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Tuesday, August 24, 2004



Finally a movie that promises to be educational and entertaining. The Ramones were so much more than a band. Specially to New Yorkers. For us, the Ramones are our Mount Rushmore. I can remember distinctly the first time I heard the Ramones (1979, USMA cadet library with Pat Wilson giggling about the lyrics), the first record of theirs that I bought (Rocket To Russia), the first time I saw them in concert (1984, The Bayou in Washington D.C.), and the last time I saw them in concert (SUNY Albany May Day, 1995). The Ramones are in many ways the soundtrack of my life. They were the first band who's songs I could play on guitar. I've seen them live more times than any other band (5), and for years I was destined to bump into a Ramone (mostly Dee Dee) at random events (Peter Gabriel's 'SO' tour, Capitol Center, Md. 1985). I worked for Dee Dee at The Bank doing lights for a solo gig. I picked up Joey off the floor of Coney Island High once. I'm sure I share that dubious distinction with many. They were our heroes, and they were us. I was never snubbed by a Ramone. Though often incoherant, they were always approachable. Specially if you were holding. Joey and Dee Dee are no longer with us, but they're up there with Stiv and Johnny Thunders trying to cop dope off St. Peter. In heaven every hit is like the first. God bless the Ramones, for they have blessed us.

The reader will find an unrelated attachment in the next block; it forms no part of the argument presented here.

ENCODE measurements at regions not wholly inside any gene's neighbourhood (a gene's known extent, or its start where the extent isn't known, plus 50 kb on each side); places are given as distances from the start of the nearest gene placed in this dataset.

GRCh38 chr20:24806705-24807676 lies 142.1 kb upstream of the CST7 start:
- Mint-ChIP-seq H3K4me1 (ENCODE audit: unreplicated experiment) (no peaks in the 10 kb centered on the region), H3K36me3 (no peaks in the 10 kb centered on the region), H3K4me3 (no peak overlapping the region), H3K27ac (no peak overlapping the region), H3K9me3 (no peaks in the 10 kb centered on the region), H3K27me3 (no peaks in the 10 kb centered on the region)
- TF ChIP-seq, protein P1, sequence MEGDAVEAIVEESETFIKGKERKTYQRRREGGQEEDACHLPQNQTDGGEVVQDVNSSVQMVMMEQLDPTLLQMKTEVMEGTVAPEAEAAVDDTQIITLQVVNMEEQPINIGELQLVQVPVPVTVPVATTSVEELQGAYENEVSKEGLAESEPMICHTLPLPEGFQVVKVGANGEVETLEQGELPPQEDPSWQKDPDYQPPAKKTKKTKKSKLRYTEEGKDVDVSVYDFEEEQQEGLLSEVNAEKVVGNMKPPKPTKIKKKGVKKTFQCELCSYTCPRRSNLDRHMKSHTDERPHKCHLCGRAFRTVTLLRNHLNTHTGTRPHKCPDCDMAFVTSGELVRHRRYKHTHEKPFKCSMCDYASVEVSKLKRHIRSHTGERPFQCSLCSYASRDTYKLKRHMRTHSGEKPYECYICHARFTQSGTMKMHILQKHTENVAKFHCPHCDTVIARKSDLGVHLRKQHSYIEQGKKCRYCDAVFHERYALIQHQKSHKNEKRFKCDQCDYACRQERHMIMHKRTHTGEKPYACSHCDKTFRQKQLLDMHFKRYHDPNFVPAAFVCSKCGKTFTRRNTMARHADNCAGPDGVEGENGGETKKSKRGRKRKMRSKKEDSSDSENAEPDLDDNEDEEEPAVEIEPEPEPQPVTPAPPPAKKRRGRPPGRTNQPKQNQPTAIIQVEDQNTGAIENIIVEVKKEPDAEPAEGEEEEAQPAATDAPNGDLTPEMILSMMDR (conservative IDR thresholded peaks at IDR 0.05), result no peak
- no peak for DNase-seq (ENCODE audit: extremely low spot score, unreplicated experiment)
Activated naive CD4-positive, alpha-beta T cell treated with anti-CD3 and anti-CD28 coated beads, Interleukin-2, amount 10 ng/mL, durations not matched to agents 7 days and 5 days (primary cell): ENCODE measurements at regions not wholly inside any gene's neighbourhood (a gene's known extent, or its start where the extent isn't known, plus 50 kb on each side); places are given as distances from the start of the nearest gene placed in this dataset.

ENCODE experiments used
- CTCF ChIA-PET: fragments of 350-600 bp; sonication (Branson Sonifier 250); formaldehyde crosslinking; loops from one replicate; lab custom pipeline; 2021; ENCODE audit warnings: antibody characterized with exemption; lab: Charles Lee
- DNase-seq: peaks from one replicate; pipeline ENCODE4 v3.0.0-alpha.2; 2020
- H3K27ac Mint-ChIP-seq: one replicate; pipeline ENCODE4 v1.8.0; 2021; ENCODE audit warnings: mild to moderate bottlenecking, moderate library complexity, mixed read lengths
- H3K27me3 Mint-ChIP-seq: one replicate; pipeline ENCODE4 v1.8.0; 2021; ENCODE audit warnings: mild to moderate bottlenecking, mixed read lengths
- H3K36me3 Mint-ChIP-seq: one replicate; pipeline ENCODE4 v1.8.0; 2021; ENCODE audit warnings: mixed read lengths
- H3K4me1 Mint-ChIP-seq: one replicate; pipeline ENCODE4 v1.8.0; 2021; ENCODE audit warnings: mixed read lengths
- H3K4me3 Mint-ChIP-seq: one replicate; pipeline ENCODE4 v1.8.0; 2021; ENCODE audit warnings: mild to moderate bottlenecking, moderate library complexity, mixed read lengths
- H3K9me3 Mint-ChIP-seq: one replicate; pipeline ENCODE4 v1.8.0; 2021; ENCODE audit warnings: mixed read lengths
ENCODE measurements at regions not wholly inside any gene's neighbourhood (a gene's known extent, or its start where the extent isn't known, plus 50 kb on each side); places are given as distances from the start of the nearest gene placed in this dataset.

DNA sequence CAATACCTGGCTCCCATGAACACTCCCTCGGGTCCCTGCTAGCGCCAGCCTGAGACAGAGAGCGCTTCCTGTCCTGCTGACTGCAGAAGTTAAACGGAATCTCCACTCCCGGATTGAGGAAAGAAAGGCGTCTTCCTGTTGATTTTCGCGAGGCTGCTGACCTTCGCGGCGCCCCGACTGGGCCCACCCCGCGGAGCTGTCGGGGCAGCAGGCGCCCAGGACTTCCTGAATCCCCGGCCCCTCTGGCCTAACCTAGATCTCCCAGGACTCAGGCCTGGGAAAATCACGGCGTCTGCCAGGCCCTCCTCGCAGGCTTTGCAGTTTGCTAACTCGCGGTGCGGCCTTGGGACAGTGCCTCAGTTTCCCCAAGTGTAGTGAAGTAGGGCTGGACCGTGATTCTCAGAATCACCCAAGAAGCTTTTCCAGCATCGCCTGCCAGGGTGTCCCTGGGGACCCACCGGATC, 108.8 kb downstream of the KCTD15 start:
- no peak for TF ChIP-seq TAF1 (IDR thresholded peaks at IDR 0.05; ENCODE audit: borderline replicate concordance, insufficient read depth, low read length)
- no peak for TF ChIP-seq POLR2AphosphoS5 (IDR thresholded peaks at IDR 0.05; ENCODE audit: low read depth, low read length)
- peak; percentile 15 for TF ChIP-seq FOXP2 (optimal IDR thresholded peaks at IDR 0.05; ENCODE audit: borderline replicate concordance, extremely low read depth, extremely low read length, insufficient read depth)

It's so strange that both of our punk cherries were popped at the USMA Cadet library. It was there in the summer of 1978 that my brother and I first listened to "Never Mind The Bollocks". We had heard about it in Creem magazine and the other music rags, but it was unavailable in the PX, which was all we had access to as eighth/nineth graders. I remember my brother being more amped about it than I, but warmed to it quickly. It was so incendiary for it's time. We had to hide it from our parents because of the liberal use of foul language, which was so taboo back then.

I am surely grateful it was available, but what a bazaar place to find such anti establishment type music. I remember looking at the check out card and with the exception of one or two cadets, the only name that showed up as having checked it out was Jim Temple, multiple times. Tell your brothers this story. They will get a kick out of it!
I was there when the Ramones destoyed the Bayou in 1984. 1-2-3-4!
they also destroyed it!
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